A ruptured eardrum interferes with a person’s hearing, and many things can cause this damage. A loud blast of noise or a sudden change in air pressure has been known to rupture the eardrum. However, inserting something into the ear can do this damage or an infection might rupture the eardrum and bring about hearing loss.
Hearing Loss Risk Factors
Aging damages the hairs and nerve cells present in the inner ear, and this degeneration of the inner ear structures contributes to hearing loss. Exposure to loud noises likewise damages these cells, and the exposure could be one time or happen repeatedly and bring about the harm. However, a person’s genetic makeup could make a person more likely to develop ear damage because of the aging process or damage from loud noises. Occupational noises contribute to the problem, as certain industries allow for repeated exposures to sounds that could damage the hearing.
Nevertheless, recreational noises, such as exposure to jet engines, can lead to permanent hearing loss, even if the exposure only occurs once. Snowmobiling, carpentry, enjoying music at loud volumes, shooting firearms, and motorcycles contribute to this issue. Certain medications can also damage the structures of the ear. This includes some chemotherapy drugs and gentamicin, an antibiotic. Men and women need to speak with their doctor and understand the risks associated with any medications the doctor prescribes for them. What many people don’t know is certain over-the-counter medications, such as aspirin, when taken in high doses, can lead to hearing loss. The same is true of antimalarial drugs, loop diuretics, and certain pain relievers. Furthermore, certain illnesses damage the cochlea when they come with a high fever.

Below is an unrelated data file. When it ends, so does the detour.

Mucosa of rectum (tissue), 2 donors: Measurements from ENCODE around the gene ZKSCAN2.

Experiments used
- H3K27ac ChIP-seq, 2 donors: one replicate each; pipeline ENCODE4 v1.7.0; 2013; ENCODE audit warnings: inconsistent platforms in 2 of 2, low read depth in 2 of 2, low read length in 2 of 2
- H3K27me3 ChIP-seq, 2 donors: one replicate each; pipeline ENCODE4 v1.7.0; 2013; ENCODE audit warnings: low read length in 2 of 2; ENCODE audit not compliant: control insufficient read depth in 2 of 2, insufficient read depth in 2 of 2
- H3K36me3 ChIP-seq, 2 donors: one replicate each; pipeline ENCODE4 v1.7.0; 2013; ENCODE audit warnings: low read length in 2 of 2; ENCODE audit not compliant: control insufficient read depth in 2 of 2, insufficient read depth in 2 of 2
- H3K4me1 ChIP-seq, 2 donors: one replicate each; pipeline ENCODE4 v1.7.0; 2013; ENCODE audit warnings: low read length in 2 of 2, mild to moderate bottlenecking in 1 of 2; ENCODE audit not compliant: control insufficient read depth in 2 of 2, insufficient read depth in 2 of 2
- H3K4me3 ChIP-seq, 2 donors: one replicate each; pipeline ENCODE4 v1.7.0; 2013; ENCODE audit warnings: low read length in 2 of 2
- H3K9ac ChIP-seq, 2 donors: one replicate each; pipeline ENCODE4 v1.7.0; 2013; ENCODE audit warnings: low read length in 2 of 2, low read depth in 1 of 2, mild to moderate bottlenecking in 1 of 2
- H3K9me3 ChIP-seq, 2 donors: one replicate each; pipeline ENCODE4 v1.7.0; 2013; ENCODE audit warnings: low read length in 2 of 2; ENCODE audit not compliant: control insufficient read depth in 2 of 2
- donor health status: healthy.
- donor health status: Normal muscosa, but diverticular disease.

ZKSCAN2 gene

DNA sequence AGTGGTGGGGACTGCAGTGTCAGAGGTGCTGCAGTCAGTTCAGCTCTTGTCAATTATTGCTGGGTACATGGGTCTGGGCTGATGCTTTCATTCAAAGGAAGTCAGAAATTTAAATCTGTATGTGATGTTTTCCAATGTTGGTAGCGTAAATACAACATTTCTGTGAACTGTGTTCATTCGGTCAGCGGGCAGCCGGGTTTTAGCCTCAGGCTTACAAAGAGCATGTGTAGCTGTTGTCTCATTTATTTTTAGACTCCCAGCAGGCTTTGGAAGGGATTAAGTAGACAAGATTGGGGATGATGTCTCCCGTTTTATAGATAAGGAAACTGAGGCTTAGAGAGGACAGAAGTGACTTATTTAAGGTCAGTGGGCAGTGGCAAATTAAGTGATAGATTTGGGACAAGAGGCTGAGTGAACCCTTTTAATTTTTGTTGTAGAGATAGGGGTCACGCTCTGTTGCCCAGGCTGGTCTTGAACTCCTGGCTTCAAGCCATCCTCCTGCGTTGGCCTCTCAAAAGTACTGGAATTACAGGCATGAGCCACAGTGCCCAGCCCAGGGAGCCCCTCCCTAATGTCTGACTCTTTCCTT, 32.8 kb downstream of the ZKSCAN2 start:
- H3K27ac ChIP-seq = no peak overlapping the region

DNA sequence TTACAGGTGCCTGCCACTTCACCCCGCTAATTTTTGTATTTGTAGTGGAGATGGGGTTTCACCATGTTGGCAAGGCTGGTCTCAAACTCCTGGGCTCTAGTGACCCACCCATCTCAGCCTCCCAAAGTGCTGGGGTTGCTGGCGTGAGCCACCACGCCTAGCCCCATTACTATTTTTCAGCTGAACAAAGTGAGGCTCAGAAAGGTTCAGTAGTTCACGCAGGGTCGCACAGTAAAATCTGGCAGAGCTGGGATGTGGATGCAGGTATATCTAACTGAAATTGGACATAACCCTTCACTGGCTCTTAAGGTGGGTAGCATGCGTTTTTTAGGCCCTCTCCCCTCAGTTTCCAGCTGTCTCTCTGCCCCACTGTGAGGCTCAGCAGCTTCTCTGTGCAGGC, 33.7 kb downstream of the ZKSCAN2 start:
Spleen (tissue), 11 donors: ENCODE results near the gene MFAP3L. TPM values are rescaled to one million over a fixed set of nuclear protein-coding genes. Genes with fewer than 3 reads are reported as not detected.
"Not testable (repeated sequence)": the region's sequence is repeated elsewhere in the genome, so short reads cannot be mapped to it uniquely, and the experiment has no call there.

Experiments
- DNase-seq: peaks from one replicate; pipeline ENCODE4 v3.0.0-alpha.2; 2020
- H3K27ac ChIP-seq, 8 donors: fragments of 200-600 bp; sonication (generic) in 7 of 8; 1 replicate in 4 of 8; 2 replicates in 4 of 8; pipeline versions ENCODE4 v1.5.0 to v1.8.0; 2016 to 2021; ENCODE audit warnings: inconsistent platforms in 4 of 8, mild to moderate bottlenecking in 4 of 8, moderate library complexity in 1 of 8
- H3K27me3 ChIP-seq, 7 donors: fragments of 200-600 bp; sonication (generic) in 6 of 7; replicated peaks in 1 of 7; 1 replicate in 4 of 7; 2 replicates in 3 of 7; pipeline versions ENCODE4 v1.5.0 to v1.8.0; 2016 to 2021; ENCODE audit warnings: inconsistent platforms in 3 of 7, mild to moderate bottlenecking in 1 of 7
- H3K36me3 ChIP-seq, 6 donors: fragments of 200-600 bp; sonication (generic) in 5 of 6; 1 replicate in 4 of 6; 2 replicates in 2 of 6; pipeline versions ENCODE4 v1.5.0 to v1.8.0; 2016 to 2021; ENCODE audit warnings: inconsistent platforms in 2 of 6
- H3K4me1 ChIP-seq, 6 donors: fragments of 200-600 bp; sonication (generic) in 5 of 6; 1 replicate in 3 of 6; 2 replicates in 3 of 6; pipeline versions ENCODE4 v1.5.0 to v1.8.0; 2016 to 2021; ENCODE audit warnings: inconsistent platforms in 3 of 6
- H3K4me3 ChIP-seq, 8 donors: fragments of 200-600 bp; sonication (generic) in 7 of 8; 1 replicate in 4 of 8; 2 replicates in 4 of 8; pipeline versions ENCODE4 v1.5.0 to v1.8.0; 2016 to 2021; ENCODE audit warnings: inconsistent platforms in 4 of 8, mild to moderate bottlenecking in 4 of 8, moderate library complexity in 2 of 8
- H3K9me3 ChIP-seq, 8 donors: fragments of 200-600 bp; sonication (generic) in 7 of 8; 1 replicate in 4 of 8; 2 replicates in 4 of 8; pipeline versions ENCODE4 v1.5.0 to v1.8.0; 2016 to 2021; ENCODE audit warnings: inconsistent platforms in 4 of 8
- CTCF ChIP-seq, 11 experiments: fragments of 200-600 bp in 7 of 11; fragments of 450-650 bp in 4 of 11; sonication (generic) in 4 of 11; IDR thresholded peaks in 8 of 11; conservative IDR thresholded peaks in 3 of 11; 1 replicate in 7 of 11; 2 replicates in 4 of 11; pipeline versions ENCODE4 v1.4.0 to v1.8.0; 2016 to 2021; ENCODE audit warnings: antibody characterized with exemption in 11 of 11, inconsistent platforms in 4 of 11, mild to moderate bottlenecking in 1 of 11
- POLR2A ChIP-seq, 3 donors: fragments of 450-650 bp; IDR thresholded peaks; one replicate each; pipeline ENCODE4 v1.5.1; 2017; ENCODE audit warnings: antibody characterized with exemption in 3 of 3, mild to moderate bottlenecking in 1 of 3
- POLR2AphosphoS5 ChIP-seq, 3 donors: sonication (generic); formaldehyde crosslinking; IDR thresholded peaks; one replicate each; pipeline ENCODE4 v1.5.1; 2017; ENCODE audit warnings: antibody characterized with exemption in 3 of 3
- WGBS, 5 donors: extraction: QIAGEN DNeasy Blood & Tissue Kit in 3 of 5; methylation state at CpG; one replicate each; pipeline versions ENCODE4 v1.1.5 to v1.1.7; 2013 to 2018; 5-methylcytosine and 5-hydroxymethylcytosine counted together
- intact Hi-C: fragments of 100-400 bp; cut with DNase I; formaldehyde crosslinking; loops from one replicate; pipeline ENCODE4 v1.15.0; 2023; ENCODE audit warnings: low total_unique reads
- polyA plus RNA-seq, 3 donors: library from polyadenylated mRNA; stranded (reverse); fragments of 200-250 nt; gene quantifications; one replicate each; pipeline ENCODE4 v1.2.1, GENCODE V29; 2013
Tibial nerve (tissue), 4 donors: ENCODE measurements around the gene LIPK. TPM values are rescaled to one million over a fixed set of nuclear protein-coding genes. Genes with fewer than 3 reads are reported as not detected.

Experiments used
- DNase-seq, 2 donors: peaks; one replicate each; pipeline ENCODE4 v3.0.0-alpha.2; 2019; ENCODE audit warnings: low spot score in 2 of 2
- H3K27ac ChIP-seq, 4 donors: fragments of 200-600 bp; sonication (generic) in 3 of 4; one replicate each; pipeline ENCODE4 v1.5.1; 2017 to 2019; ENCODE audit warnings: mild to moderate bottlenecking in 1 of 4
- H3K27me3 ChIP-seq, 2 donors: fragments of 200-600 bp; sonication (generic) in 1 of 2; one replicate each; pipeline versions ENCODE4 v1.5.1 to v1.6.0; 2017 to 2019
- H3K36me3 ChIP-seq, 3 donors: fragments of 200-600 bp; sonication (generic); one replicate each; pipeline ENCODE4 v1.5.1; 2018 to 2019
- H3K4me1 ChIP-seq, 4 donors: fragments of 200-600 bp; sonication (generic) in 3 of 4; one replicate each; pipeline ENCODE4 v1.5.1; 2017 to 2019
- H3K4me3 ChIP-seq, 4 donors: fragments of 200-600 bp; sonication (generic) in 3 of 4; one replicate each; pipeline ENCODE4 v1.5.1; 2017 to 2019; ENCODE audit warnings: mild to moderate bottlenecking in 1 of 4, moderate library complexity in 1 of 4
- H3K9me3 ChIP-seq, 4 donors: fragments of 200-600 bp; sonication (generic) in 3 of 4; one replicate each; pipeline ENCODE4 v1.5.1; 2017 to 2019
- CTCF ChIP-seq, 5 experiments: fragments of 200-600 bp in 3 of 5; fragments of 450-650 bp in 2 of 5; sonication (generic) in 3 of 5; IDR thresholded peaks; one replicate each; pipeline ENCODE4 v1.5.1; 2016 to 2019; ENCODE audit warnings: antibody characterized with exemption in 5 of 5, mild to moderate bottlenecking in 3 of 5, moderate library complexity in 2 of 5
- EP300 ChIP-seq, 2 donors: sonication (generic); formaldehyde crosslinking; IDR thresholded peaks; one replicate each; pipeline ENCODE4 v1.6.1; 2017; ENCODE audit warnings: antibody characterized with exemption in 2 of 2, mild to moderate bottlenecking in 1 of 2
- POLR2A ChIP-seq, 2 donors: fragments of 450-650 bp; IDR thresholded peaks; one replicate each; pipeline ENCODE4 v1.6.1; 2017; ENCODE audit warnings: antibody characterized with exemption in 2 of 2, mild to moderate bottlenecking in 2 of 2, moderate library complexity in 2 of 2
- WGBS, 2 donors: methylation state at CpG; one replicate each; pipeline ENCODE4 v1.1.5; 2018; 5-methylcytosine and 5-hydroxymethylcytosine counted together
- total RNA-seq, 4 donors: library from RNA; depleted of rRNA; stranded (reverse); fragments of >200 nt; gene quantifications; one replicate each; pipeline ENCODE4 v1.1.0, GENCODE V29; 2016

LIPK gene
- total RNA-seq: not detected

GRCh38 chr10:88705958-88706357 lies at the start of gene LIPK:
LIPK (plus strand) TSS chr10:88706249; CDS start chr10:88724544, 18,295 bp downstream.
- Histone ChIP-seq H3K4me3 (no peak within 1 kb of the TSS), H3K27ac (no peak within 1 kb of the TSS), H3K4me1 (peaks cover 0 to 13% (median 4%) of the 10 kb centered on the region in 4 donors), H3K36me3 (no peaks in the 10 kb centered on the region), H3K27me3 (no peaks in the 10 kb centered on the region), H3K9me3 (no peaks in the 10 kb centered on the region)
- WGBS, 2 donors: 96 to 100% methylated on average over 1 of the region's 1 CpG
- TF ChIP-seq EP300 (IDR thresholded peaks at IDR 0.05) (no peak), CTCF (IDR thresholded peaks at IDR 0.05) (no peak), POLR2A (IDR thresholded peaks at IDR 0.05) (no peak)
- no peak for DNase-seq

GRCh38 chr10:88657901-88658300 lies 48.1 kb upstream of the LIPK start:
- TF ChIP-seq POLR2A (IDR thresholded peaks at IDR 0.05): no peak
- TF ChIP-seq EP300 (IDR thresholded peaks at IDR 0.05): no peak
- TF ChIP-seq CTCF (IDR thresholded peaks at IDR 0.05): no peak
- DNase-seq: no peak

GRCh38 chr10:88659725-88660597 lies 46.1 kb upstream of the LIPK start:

Preventing hearing loss remains the best way to protect your ears. Avoid exposure to loud noises or limit the intensity and duration. Many people use glycerin-filled earmuffs or plastic earplugs when working so their ears don’t sustain damage. Hearing tests need carried out routinely, especially for those who work in an environment filled with loud noises. People who have already lost some of their hearing need to prevent additional damage, and earplugs can be of help with this.
When engaging in recreational activities that are accompanied by loud noises, wear ear protection. If possible, take breaks from the noise to protect the ears, and keep music at a reasonable level rather than blasting it. Doing so protects your hearing.
Men and women may find any hearing loss they have already suffered can benefit from treatment with hearing aids or other devices. However, this isn’t the case for all individuals. For this reason, every person must work to protect their hearing from a young age. Those who do so find they can hear clearly well into their senior years and enjoy life to the fullest. For those who already have hearing loss, seek medical help right away. Doing so can prevent further loss while allowing you to discuss treatment options so you can hear more clearly once again.